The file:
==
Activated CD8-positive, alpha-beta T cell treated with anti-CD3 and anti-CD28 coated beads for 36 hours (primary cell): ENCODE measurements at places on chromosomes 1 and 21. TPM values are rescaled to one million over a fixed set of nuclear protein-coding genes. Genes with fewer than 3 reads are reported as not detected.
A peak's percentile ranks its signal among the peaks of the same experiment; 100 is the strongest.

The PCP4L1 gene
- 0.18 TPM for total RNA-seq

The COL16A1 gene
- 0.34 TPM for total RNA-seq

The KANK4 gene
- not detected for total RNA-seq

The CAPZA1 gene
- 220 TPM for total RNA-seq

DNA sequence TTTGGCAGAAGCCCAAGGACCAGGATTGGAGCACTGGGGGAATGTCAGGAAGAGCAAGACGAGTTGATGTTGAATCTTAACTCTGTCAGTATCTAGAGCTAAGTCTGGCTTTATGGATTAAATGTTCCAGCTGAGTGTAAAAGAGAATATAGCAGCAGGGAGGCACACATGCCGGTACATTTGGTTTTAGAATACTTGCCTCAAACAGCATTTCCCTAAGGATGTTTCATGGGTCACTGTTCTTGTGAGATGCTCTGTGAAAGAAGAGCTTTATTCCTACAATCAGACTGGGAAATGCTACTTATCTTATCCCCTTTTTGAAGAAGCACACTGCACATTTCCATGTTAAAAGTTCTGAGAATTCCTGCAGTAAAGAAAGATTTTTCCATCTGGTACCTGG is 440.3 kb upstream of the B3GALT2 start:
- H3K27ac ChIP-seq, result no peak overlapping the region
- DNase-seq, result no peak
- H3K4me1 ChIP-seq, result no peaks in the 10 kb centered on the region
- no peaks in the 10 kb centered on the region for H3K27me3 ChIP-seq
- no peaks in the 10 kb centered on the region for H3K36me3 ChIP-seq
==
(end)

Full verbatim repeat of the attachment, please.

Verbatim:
Activated CD8-positive, alpha-beta T cell treated with anti-CD3 and anti-CD28 coated beads for 36 hours (primary cell): ENCODE measurements at places on chromosomes 1 and 21. TPM values are rescaled to one million over a fixed set of nuclear protein-coding genes. Genes with fewer than 3 reads are reported as not detected.
A peak's percentile ranks its signal among the peaks of the same experiment; 100 is the strongest.

The PCP4L1 gene
- 0.18 TPM for total RNA-seq

The COL16A1 gene
- 0.34 TPM for total RNA-seq

The KANK4 gene
- not detected for total RNA-seq

The CAPZA1 gene
- 220 TPM for total RNA-seq

DNA sequence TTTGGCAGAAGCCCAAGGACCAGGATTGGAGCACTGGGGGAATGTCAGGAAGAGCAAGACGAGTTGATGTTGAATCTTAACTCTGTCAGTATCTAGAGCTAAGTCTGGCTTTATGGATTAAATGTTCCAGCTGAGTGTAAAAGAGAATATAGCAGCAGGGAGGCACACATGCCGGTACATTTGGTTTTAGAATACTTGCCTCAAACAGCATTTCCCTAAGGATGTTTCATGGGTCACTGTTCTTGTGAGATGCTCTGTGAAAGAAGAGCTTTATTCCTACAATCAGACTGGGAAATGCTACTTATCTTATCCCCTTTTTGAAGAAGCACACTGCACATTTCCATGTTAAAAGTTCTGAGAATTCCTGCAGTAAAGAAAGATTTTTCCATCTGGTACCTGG is 440.3 kb upstream of the B3GALT2 start:
- H3K27ac ChIP-seq, result no peak overlapping the region
- DNase-seq, result no peak
- H3K4me1 ChIP-seq, result no peaks in the 10 kb centered on the region
- no peaks in the 10 kb centered on the region for H3K27me3 ChIP-seq
- no peaks in the 10 kb centered on the region for H3K36me3 ChIP-seq